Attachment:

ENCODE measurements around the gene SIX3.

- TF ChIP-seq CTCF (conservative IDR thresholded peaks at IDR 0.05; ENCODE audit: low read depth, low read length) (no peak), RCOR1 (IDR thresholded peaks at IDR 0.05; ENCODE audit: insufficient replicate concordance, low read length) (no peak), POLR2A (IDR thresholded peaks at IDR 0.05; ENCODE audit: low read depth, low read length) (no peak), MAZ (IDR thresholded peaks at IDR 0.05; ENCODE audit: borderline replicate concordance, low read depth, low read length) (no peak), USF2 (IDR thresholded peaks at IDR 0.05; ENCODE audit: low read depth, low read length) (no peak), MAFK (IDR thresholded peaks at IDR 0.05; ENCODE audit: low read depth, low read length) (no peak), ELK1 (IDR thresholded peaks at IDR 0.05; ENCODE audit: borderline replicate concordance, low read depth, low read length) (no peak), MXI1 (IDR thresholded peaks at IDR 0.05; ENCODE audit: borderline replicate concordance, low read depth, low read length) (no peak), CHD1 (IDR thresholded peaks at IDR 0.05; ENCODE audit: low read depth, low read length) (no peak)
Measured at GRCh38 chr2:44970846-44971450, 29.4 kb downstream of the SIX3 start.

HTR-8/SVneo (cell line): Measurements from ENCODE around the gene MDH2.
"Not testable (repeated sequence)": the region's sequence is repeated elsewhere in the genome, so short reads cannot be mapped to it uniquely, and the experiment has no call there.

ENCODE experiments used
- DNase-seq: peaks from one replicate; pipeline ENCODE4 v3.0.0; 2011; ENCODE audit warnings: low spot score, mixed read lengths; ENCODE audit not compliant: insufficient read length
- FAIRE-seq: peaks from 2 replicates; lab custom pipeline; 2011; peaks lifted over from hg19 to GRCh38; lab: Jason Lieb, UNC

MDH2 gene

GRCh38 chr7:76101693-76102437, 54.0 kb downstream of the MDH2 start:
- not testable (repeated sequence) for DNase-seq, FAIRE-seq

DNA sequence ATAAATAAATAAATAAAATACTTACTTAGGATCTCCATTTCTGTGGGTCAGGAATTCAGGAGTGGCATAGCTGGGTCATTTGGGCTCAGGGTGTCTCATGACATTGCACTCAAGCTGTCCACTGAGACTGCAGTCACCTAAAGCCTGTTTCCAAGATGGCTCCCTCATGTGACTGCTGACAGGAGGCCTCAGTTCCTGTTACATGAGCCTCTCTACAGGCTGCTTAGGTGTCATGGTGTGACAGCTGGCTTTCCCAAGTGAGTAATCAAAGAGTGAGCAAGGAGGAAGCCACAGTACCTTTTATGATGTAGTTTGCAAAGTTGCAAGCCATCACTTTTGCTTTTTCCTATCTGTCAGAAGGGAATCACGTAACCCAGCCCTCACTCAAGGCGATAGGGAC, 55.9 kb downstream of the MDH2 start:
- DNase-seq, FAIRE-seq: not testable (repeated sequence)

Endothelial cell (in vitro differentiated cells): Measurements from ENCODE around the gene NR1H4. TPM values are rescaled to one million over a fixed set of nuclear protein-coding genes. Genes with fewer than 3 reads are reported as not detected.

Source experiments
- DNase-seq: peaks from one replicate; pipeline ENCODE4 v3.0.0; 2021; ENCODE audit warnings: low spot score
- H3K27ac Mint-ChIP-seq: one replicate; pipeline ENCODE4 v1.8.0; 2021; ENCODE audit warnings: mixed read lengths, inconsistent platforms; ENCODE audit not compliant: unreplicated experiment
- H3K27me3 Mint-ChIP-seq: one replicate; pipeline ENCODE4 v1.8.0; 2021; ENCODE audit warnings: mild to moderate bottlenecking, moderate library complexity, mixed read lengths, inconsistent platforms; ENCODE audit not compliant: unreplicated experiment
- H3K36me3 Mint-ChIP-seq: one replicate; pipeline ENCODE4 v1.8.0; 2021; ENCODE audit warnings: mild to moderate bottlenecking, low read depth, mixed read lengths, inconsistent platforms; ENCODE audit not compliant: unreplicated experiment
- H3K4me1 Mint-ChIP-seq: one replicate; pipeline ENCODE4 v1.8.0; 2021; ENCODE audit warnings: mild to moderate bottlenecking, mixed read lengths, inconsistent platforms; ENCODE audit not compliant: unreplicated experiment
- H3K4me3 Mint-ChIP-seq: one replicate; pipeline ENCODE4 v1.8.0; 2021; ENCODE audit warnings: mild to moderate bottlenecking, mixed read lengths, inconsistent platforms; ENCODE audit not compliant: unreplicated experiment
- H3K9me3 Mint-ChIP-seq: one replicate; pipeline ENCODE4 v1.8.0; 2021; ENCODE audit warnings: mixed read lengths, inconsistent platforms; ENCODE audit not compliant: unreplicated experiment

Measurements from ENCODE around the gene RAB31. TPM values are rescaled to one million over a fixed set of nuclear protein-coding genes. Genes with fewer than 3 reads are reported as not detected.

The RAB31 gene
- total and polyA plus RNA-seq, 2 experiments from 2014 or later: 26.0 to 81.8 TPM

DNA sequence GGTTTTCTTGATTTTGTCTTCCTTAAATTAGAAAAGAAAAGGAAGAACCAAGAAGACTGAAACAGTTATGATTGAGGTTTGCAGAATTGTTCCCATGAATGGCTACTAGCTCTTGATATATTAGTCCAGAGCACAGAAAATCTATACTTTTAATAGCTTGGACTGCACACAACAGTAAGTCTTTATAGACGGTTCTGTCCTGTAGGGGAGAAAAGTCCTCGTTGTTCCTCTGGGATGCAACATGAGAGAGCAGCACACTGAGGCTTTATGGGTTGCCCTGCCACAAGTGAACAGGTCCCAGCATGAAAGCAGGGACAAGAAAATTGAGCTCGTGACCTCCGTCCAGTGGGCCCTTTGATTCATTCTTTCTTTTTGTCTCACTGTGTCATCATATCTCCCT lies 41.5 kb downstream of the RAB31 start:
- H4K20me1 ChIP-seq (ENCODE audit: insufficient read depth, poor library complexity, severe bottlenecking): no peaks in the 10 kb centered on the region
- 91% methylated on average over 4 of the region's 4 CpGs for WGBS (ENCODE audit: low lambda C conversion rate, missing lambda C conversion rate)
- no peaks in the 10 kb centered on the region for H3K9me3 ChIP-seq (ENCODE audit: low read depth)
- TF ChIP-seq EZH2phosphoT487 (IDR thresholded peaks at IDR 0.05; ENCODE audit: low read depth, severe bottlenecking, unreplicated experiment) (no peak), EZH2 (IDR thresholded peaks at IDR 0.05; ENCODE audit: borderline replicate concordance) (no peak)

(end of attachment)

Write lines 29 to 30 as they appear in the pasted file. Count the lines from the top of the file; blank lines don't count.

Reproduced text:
- no peaks in the 10 kb centered on the region for H3K9me3 ChIP-seq (ENCODE audit: low read depth)
- TF ChIP-seq EZH2phosphoT487 (IDR thresholded peaks at IDR 0.05; ENCODE audit: low read depth, severe bottlenecking, unreplicated experiment) (no peak), EZH2 (IDR thresholded peaks at IDR 0.05; ENCODE audit: borderline replicate concordance) (no peak)